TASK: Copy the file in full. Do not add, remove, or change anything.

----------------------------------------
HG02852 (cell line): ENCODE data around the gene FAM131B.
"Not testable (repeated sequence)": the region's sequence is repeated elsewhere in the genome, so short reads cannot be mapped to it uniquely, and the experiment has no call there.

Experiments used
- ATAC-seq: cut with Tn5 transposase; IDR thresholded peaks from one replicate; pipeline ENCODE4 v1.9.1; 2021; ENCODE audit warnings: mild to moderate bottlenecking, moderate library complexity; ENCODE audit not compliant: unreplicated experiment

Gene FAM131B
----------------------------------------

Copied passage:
HG02852 (cell line): ENCODE data around the gene FAM131B.
"Not testable (repeated sequence)": the region's sequence is repeated elsewhere in the genome, so short reads cannot be mapped to it uniquely, and the experiment has no call there.

Experiments used
- ATAC-seq: cut with Tn5 transposase; IDR thresholded peaks from one replicate; pipeline ENCODE4 v1.9.1; 2021; ENCODE audit warnings: mild to moderate bottlenecking, moderate library complexity; ENCODE audit not compliant: unreplicated experiment

Gene FAM131B